- Engage organizations in Senegal and Cote d’Ivoire to do awareness raising and prevention work, and to proactively preempt any possible cross-border outbreaks
Liberia Grantees Response (as of 20 Oct 2014):
All grantees are using Ministry of Health (MoH) approved materials and are working with county health teams and Ebola task forces in their respective regions to improve coordination and collaboration with other entities.
- MARWOPNET is using its radio station to spread messages about Ebola prevention and referral pathways in northern Liberia
- The Gbowee Peace Foundation Africa is engaging community-based organizations and rural media institutions to carry out a sensitization campaign against the spread of EVD, including distribution of hygiene materials
- SEWODA is training staff and peace committee members in Ebola prevention and response and conducting community outreach in Maryland, River Gee, and Grand Kru counties
- GRASS is proactively disseminating information about Ebola virus among communities in Grand Bassa County
- BAWODA is focusing on women and children as the most at risk in Grand Bassa County, and is training and equipping volunteers who will conduct community sensitization and is using religious groups and institutions such as Sunday schools to spread prevention messaging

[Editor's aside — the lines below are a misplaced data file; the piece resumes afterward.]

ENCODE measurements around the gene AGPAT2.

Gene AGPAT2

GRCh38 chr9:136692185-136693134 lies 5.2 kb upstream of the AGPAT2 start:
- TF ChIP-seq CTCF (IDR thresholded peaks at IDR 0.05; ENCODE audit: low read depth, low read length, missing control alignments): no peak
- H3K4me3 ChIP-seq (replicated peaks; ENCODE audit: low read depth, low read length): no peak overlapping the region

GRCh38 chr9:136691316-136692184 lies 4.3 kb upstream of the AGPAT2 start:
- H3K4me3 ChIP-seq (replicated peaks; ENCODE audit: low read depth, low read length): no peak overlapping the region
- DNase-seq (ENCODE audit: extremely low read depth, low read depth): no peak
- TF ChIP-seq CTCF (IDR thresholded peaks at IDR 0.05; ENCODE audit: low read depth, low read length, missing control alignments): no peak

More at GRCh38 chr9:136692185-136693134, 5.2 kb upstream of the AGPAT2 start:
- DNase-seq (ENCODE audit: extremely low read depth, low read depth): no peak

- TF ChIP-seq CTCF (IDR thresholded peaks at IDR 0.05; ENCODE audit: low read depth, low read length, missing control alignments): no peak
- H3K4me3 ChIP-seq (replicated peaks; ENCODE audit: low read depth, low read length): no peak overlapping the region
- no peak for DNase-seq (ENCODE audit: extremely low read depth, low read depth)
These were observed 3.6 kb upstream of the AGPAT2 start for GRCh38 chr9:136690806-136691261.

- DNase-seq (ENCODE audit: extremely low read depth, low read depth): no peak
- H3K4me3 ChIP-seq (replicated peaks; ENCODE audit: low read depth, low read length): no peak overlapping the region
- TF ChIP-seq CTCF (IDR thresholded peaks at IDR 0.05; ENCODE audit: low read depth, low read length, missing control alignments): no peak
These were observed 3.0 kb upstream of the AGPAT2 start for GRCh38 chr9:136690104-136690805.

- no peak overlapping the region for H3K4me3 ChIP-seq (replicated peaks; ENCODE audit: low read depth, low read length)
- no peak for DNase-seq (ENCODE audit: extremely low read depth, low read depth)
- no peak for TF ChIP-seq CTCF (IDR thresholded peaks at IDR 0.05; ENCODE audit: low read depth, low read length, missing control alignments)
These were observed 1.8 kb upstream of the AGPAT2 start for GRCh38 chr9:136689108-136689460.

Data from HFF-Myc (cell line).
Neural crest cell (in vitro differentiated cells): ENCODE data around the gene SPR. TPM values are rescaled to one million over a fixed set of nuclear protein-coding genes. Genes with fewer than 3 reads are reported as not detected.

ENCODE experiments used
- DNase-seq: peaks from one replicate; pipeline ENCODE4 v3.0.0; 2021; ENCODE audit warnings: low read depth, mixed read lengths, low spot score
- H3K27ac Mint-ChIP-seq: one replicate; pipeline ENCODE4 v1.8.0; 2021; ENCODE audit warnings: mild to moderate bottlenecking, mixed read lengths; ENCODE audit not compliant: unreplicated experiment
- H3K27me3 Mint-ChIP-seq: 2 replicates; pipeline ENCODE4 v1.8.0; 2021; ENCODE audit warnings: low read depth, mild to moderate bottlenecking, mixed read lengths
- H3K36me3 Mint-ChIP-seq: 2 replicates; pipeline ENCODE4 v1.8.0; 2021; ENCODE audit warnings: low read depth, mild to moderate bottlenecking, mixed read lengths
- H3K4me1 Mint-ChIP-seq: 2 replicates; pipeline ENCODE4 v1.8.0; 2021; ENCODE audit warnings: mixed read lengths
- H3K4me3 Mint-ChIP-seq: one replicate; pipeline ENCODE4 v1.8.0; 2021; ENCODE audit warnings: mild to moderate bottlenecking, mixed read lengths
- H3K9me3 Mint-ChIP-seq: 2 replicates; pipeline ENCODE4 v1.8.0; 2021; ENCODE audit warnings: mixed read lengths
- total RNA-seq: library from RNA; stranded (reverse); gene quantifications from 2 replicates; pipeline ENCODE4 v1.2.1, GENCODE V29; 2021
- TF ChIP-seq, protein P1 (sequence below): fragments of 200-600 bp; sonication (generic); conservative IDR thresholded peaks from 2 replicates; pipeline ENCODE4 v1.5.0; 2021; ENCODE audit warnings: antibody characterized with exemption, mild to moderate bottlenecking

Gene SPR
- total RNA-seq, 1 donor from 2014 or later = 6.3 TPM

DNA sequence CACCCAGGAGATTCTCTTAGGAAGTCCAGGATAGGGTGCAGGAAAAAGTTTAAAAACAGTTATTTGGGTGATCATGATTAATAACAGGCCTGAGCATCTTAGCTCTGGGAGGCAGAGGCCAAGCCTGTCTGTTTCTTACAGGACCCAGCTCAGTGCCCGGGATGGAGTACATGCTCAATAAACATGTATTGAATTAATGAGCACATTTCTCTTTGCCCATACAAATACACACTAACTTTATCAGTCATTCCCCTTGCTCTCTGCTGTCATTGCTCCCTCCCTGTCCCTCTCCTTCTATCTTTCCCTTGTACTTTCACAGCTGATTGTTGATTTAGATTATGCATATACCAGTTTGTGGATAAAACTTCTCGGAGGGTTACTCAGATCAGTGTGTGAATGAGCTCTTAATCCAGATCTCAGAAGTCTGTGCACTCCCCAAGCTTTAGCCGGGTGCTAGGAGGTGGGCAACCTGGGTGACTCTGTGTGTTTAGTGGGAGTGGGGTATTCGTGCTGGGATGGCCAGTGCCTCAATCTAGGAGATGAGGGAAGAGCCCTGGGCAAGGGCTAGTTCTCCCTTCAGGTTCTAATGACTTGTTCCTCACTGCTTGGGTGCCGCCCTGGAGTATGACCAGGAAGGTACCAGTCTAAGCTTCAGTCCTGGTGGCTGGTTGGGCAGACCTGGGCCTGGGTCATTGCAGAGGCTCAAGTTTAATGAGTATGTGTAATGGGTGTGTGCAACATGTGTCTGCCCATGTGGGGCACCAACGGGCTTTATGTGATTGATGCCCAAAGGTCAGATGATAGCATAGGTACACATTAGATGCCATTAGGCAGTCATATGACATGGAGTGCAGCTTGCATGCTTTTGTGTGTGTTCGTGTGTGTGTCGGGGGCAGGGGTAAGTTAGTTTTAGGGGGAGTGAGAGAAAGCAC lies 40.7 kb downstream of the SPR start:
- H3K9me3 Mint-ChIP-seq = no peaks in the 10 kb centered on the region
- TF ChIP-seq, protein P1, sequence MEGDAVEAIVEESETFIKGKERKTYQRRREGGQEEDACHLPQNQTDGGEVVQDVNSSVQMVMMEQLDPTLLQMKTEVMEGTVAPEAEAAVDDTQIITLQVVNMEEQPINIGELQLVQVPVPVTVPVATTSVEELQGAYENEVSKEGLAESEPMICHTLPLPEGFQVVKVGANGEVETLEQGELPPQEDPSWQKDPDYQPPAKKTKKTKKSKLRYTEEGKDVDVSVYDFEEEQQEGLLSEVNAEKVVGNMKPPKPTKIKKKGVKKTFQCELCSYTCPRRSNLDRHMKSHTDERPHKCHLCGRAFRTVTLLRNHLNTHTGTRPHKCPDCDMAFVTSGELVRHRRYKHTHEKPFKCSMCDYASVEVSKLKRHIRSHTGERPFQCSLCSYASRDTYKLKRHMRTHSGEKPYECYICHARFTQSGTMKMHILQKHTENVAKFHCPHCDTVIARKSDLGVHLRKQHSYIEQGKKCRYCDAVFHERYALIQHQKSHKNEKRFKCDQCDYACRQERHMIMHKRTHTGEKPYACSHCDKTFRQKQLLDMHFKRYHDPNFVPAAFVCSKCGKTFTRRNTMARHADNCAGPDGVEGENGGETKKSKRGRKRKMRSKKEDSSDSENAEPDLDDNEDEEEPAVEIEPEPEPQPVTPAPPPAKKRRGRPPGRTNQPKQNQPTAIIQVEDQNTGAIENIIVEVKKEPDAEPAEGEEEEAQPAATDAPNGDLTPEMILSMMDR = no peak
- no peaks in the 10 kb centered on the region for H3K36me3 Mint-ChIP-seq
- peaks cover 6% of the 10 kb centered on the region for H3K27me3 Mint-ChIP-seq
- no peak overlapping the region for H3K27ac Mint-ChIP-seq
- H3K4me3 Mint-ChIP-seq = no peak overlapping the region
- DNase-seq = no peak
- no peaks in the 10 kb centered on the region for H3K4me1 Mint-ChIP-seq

- WANEP is conducting an awareness campaign around Ebola prevention and treatment in Margibi, Lofa, and Bong counties, and is training and equipping volunteers who will target over 3,000 households with information and hygiene promotion materials
- FCI is conducting an awareness campaign and is training staff and volunteers who will in turn target about 7,000 households and public institutions in Rivercess County with information and hygiene promotion materials
- Imani House International is renovating part of their clinic to be able to act as an Ebola quarantine and triage center, and is continuing to provide much needed primary care services in light of the collapse of health care systems in and around Brewerville, an underserved community near Monrovia
- DEN-L is conducting an awareness raising campaign with Ebola-related information and improving community coordination and response, targeting 11,000 households in Bong County, Liberia, targeting women as well as other CSOs and community surveillance teams for engagement
- COPDA is engaging tribal and religious leaders on Ebola prevention and awareness, training and equipping staff and volunteers to conduct a door-to-door sensitization campaign targeting 6,000 individuals, and is providing psychosocial support and counseling to survivors of Ebola and their families, in Nimba County.
 WHO Ebola Response Team. (23 Sep 2014). Ebola Virus Disease in West Africa – the First 9 Months of the Epidemic and Forward Projections. Accessed from: http://www.nejm.org/doi/full/10.1056/NEJMoa1411100?query=featured_home&#t=article
 CDC. (12 Oct 2014). 2014 Ebola Outbreak in West Africa. Accessed from: http://www.cdc.gov/vhf/ebola/outbreaks/2014-west-africa/index.html